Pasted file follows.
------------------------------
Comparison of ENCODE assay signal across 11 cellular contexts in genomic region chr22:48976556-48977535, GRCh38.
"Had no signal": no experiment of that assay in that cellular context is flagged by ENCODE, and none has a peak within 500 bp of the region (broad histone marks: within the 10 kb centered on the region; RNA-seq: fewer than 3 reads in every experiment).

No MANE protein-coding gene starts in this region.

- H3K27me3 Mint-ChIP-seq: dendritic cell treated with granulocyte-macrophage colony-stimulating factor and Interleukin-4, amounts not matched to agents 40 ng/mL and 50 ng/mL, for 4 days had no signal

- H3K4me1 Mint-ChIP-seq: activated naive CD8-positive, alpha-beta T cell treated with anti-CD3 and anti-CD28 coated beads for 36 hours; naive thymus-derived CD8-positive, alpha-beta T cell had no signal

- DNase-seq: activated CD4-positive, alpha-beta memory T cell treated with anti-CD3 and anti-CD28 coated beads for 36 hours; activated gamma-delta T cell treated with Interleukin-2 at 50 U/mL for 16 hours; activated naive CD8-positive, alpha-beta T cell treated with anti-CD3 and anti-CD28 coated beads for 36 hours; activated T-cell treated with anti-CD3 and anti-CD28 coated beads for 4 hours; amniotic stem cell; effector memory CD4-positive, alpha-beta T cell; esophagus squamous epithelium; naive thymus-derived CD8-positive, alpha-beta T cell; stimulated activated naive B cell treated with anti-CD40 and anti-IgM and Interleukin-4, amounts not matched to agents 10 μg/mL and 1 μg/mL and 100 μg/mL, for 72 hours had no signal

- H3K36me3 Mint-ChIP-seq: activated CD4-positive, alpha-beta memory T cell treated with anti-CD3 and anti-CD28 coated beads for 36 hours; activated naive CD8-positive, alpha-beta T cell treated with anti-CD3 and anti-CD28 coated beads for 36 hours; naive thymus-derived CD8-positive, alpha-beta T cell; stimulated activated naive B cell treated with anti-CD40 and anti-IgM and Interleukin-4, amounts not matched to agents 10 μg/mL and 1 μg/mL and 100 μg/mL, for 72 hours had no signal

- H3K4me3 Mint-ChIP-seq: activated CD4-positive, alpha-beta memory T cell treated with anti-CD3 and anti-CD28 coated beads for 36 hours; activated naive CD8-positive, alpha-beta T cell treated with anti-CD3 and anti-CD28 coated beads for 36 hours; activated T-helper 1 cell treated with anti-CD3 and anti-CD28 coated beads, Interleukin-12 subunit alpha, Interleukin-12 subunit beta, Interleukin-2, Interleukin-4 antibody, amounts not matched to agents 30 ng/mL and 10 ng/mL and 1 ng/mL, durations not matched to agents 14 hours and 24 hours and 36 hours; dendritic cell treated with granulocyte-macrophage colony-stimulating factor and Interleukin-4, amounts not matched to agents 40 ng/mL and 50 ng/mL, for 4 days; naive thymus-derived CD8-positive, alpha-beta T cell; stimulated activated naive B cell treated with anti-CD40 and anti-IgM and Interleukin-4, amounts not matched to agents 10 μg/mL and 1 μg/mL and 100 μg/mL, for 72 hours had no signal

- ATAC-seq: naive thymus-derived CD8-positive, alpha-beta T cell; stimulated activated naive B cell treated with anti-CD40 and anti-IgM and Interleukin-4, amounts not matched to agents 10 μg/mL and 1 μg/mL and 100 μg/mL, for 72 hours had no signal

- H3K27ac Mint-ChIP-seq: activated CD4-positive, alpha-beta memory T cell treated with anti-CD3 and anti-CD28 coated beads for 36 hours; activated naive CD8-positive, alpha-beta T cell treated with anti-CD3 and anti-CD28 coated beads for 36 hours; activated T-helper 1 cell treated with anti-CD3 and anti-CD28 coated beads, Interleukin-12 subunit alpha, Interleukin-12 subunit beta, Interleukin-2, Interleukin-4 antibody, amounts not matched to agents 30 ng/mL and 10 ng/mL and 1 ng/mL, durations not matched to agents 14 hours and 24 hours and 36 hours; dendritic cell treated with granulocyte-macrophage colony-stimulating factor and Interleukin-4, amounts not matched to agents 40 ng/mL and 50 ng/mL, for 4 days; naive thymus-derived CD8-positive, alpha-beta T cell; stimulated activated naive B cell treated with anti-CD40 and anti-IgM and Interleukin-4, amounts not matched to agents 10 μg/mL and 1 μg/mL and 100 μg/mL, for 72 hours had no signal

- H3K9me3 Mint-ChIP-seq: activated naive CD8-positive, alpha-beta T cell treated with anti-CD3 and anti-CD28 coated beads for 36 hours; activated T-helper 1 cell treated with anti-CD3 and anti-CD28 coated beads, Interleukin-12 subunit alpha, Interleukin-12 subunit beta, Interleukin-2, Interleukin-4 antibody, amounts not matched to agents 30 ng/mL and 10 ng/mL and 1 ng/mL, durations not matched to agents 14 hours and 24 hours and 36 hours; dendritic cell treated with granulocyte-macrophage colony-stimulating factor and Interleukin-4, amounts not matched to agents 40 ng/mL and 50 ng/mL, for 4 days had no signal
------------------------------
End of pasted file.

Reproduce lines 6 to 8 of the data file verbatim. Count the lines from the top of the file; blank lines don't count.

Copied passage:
- DNase-seq: activated CD4-positive, alpha-beta memory T cell treated with anti-CD3 and anti-CD28 coated beads for 36 hours; activated gamma-delta T cell treated with Interleukin-2 at 50 U/mL for 16 hours; activated naive CD8-positive, alpha-beta T cell treated with anti-CD3 and anti-CD28 coated beads for 36 hours; activated T-cell treated with anti-CD3 and anti-CD28 coated beads for 4 hours; amniotic stem cell; effector memory CD4-positive, alpha-beta T cell; esophagus squamous epithelium; naive thymus-derived CD8-positive, alpha-beta T cell; stimulated activated naive B cell treated with anti-CD40 and anti-IgM and Interleukin-4, amounts not matched to agents 10 μg/mL and 1 μg/mL and 100 μg/mL, for 72 hours had no signal

- H3K36me3 Mint-ChIP-seq: activated CD4-positive, alpha-beta memory T cell treated with anti-CD3 and anti-CD28 coated beads for 36 hours; activated naive CD8-positive, alpha-beta T cell treated with anti-CD3 and anti-CD28 coated beads for 36 hours; naive thymus-derived CD8-positive, alpha-beta T cell; stimulated activated naive B cell treated with anti-CD40 and anti-IgM and Interleukin-4, amounts not matched to agents 10 μg/mL and 1 μg/mL and 100 μg/mL, for 72 hours had no signal

- H3K4me3 Mint-ChIP-seq: activated CD4-positive, alpha-beta memory T cell treated with anti-CD3 and anti-CD28 coated beads for 36 hours; activated naive CD8-positive, alpha-beta T cell treated with anti-CD3 and anti-CD28 coated beads for 36 hours; activated T-helper 1 cell treated with anti-CD3 and anti-CD28 coated beads, Interleukin-12 subunit alpha, Interleukin-12 subunit beta, Interleukin-2, Interleukin-4 antibody, amounts not matched to agents 30 ng/mL and 10 ng/mL and 1 ng/mL, durations not matched to agents 14 hours and 24 hours and 36 hours; dendritic cell treated with granulocyte-macrophage colony-stimulating factor and Interleukin-4, amounts not matched to agents 40 ng/mL and 50 ng/mL, for 4 days; naive thymus-derived CD8-positive, alpha-beta T cell; stimulated activated naive B cell treated with anti-CD40 and anti-IgM and Interleukin-4, amounts not matched to agents 10 μg/mL and 1 μg/mL and 100 μg/mL, for 72 hours had no signal